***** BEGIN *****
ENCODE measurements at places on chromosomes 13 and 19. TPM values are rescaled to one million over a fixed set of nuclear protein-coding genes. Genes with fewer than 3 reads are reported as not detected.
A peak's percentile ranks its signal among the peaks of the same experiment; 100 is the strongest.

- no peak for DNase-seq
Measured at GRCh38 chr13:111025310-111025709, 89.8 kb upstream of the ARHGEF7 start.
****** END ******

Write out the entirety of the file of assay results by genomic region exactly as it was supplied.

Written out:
ENCODE measurements at places on chromosomes 13 and 19. TPM values are rescaled to one million over a fixed set of nuclear protein-coding genes. Genes with fewer than 3 reads are reported as not detected.
A peak's percentile ranks its signal among the peaks of the same experiment; 100 is the strongest.

- no peak for DNase-seq
Measured at GRCh38 chr13:111025310-111025709, 89.8 kb upstream of the ARHGEF7 start.